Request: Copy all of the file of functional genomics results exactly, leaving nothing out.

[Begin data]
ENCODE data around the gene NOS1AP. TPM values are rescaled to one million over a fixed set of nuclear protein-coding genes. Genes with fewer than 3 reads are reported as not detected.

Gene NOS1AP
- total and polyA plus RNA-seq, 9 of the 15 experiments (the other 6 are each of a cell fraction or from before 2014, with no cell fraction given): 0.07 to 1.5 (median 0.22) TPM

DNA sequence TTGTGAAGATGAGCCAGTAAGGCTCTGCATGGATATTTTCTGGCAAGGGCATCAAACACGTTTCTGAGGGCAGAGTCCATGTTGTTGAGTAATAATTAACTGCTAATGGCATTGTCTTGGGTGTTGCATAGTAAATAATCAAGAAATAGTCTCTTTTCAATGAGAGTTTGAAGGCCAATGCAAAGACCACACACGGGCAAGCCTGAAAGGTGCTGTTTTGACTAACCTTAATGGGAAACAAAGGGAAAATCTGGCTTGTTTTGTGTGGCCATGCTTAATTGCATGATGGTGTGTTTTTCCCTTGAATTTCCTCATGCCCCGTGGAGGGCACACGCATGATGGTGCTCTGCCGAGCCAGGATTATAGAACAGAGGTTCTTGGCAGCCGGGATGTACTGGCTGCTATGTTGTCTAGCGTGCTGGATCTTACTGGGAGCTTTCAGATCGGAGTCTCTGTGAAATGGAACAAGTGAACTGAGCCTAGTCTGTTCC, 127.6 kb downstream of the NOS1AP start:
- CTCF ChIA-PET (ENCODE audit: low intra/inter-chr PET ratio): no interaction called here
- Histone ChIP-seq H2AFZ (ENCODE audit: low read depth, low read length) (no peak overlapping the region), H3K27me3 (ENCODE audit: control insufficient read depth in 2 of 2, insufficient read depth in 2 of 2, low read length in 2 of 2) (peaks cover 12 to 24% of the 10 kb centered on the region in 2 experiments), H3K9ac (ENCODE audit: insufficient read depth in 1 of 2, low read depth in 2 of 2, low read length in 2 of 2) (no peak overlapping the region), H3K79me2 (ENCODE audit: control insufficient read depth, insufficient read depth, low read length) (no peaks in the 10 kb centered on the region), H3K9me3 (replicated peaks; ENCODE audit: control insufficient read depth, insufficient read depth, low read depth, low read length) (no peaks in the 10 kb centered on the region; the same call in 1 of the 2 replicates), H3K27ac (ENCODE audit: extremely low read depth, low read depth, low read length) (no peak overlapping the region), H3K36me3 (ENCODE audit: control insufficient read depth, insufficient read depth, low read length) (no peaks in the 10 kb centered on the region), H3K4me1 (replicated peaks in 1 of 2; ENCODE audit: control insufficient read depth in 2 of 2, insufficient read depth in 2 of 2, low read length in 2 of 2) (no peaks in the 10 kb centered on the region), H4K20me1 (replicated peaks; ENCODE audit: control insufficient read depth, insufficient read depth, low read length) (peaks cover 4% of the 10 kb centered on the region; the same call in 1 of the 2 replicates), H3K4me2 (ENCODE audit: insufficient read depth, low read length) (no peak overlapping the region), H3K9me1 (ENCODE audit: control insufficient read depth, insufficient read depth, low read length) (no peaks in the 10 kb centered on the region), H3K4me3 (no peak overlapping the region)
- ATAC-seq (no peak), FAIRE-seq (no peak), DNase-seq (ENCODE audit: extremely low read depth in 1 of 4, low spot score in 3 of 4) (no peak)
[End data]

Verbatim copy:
ENCODE data around the gene NOS1AP. TPM values are rescaled to one million over a fixed set of nuclear protein-coding genes. Genes with fewer than 3 reads are reported as not detected.

Gene NOS1AP
- total and polyA plus RNA-seq, 9 of the 15 experiments (the other 6 are each of a cell fraction or from before 2014, with no cell fraction given): 0.07 to 1.5 (median 0.22) TPM

DNA sequence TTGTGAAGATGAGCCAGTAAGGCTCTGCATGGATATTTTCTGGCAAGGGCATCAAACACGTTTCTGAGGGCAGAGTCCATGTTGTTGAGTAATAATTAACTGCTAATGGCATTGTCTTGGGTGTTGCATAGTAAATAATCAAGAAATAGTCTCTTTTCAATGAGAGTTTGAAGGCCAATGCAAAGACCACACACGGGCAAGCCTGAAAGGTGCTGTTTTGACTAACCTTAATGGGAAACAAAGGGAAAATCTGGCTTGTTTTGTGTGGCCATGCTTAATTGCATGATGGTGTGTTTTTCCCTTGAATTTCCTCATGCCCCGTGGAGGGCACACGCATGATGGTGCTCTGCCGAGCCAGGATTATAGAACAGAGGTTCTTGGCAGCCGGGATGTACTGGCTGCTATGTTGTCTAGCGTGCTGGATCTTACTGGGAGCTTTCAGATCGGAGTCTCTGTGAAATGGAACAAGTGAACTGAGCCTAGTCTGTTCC, 127.6 kb downstream of the NOS1AP start:
- CTCF ChIA-PET (ENCODE audit: low intra/inter-chr PET ratio): no interaction called here
- Histone ChIP-seq H2AFZ (ENCODE audit: low read depth, low read length) (no peak overlapping the region), H3K27me3 (ENCODE audit: control insufficient read depth in 2 of 2, insufficient read depth in 2 of 2, low read length in 2 of 2) (peaks cover 12 to 24% of the 10 kb centered on the region in 2 experiments), H3K9ac (ENCODE audit: insufficient read depth in 1 of 2, low read depth in 2 of 2, low read length in 2 of 2) (no peak overlapping the region), H3K79me2 (ENCODE audit: control insufficient read depth, insufficient read depth, low read length) (no peaks in the 10 kb centered on the region), H3K9me3 (replicated peaks; ENCODE audit: control insufficient read depth, insufficient read depth, low read depth, low read length) (no peaks in the 10 kb centered on the region; the same call in 1 of the 2 replicates), H3K27ac (ENCODE audit: extremely low read depth, low read depth, low read length) (no peak overlapping the region), H3K36me3 (ENCODE audit: control insufficient read depth, insufficient read depth, low read length) (no peaks in the 10 kb centered on the region), H3K4me1 (replicated peaks in 1 of 2; ENCODE audit: control insufficient read depth in 2 of 2, insufficient read depth in 2 of 2, low read length in 2 of 2) (no peaks in the 10 kb centered on the region), H4K20me1 (replicated peaks; ENCODE audit: control insufficient read depth, insufficient read depth, low read length) (peaks cover 4% of the 10 kb centered on the region; the same call in 1 of the 2 replicates), H3K4me2 (ENCODE audit: insufficient read depth, low read length) (no peak overlapping the region), H3K9me1 (ENCODE audit: control insufficient read depth, insufficient read depth, low read length) (no peaks in the 10 kb centered on the region), H3K4me3 (no peak overlapping the region)
- ATAC-seq (no peak), FAIRE-seq (no peak), DNase-seq (ENCODE audit: extremely low read depth in 1 of 4, low spot score in 3 of 4) (no peak)